Sounds of the South: Exploring the Evolving Music Scene of Atlanta, Georgia

When it comes to the USA’s music capitals, Atlanta might seem an unusual choice. Despite being embedded in the Deep South and sharing the same embryonic musical legacies of blues, gospel, hip-hop and country as neighbouring Tennessee, Atlanta is a city that has often been overshadowed by its more iconic cousins, Memphis and Nashville.

Yet for those in the know, the Georgia capital’s music scene has a quiet confidence, earned through its festivals, museums and record stores, much of it paying tribute to the city’s rich hip-hop tradition while continuing to attract a wide range of homegrown and outside talent across many genres. It also has some unique venues, including a converted Baptist church. Here are a few tasters.

Wednesday 08 November 2023 08:57 GMT
(Brand USA)

The Tabernacle

Opening in 1911, the Tabernacle started out as a house of worship before becoming a concert venue to entertain punters during the 1996 Olympic Games. Since then it has become one of the city’s most well-known venues, hosting Kendrick Lamar, Guns N’ Roses and Bob Dylan, to name just a few. Given that Atlanta is set to be a host for the 2025 FIFA World Cup, sports fans flocking in from out of town should look up the Tabernacle as a place to go for alternative entertainment.

(Alamy Stock Photo)

Trap Music Museum

This unique, interactive arts space pays tribute to pioneering and emerging trap artists through colourful, eye-catching displays and immersive experiences. A subgenre of hip-hop, ‘trap’ was pioneered in Atlanta in the early 2000s and this museum documents its journey from niche fringes to the mainstream. First opening its doors in 2018, The Trap Music Museum is an homage to homegrown talent such as Migos, Lil Baby and Jeezy, and has some intriguing items in its collection. Look out for the bright pink car used to promote 2 Chainz’s 2017 album ‘Pretty Girls Like Trap Music’, and don’t leave without trying the museum’s escape room: Escape The Trap.

The Fox Theatre

This ornate former cinema became a music venue in the 1930s after going bankrupt, and became an iconic part of the city’s entertainment landscape. The Fox has hosted some memorable incidents in 20th century musical history, including a sell-out run by Elvis Presley and a secret show by the Rolling Stones. It almost closed in the 1970s but was saved from demolition after a high-profile public campaign whose backers included members of Lynyrd Skynyrd. The Fox was declared to be a National Historic Landmark in 1976, and when you visit you’ll see why - its minarets, turrets and exquisite blue ceiling make it a feast for the eyes as well as the ears.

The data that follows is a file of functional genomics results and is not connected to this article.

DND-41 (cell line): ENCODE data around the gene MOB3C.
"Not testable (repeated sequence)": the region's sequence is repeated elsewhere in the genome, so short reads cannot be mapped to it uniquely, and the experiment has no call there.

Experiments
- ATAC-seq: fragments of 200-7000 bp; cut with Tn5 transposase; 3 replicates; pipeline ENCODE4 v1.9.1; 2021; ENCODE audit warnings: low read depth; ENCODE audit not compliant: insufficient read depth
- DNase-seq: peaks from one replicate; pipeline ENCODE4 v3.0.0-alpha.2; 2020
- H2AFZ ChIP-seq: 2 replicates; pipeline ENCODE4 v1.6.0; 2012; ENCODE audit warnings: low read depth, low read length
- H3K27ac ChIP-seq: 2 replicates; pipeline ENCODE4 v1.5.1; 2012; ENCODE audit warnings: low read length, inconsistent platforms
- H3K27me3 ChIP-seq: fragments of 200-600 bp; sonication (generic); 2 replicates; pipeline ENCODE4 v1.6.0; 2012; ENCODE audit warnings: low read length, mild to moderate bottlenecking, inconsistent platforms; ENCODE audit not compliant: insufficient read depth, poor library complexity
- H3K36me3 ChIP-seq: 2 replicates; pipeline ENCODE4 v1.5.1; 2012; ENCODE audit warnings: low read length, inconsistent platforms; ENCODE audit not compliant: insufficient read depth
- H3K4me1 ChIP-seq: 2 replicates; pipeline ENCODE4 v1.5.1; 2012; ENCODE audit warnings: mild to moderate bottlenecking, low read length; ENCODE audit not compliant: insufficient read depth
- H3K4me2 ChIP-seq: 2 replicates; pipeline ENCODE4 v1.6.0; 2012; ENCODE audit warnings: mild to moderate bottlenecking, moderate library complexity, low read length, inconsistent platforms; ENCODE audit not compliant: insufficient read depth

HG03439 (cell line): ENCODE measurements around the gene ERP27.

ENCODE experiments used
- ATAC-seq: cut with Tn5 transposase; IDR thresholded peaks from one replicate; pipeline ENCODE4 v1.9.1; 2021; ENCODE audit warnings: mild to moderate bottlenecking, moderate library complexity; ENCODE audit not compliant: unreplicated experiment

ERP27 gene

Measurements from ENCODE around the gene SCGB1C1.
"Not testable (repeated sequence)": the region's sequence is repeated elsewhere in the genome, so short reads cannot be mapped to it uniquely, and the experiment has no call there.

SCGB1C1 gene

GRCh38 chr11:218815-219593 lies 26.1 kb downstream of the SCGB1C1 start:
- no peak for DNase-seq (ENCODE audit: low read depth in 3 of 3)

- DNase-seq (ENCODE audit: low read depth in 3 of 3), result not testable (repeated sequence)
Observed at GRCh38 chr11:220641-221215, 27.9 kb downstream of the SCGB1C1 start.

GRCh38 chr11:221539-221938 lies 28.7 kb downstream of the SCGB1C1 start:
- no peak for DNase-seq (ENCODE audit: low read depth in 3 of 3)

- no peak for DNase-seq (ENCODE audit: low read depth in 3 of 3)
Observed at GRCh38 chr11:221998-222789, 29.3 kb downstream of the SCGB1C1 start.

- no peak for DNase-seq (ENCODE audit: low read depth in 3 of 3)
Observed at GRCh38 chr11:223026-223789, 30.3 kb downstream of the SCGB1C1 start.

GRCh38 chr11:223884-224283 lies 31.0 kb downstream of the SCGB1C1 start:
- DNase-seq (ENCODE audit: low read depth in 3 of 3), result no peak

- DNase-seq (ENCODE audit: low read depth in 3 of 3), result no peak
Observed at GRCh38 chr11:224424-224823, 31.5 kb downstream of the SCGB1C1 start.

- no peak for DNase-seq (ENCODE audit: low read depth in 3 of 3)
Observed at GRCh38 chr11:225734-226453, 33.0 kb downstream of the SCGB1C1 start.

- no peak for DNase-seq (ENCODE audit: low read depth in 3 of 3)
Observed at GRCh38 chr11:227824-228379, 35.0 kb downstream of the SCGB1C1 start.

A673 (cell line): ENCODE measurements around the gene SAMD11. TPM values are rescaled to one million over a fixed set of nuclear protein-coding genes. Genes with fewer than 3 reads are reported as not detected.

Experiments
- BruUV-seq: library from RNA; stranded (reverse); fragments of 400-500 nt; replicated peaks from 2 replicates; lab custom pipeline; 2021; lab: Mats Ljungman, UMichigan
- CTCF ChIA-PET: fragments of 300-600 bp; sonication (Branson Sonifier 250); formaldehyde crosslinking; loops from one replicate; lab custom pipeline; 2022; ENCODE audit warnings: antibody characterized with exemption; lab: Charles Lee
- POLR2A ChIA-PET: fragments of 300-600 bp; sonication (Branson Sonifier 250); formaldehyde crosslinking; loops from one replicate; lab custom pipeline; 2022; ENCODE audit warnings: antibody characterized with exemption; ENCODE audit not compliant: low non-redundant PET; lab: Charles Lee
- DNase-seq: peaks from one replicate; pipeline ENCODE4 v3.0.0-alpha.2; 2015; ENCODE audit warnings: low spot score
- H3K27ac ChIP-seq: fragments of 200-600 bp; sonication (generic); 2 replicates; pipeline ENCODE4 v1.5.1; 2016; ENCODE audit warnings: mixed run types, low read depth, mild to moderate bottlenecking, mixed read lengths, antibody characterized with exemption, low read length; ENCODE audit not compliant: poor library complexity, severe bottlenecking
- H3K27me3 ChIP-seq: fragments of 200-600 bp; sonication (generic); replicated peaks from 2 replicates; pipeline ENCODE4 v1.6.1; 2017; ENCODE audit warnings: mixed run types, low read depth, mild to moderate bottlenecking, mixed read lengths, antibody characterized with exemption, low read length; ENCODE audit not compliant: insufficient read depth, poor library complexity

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Eddie’s Attic

For those whose musical tastes are more guitar-based, Eddie’s Attic is both an event space and a ‘listening room’ where punters are subject to a strict no-phones policy. The sparse arrangement of tables, chairs and stools means the emphasis is on intimacy and appreciation, and attendees over the years have soaked up the vibes of an eclectic range of artists, from Sheryl Crow to Justin Bieber.

Fantasyland Records

One of the city’s oldest second-hand record stores is still going strong thanks to the recent vinyl revival. Although it sells a range of music memorabilia, from CDs and DVDs to posters and stickers, the majority of Fantasyland’s business comes from record sales. The odd celebrity client has also been spotted, from Eric Clapton to Elvis Costello.

The Eastern

Opening in 2021, the Eastern is one of Atlanta’s youngest music venues. Designed to regenerate the Atlanta Dairies, a former industrial plant in long decline, it sits in the city’s historic eastern area and has been hailed as a state-of-the-art event space with a huge indoor capacity and great views from its rooftop bar. It’s set to host artists such as Keane, the Charlatans and Two Door Cinema Club in the coming year.

For more information and to start planning your next trip to the United States, visit

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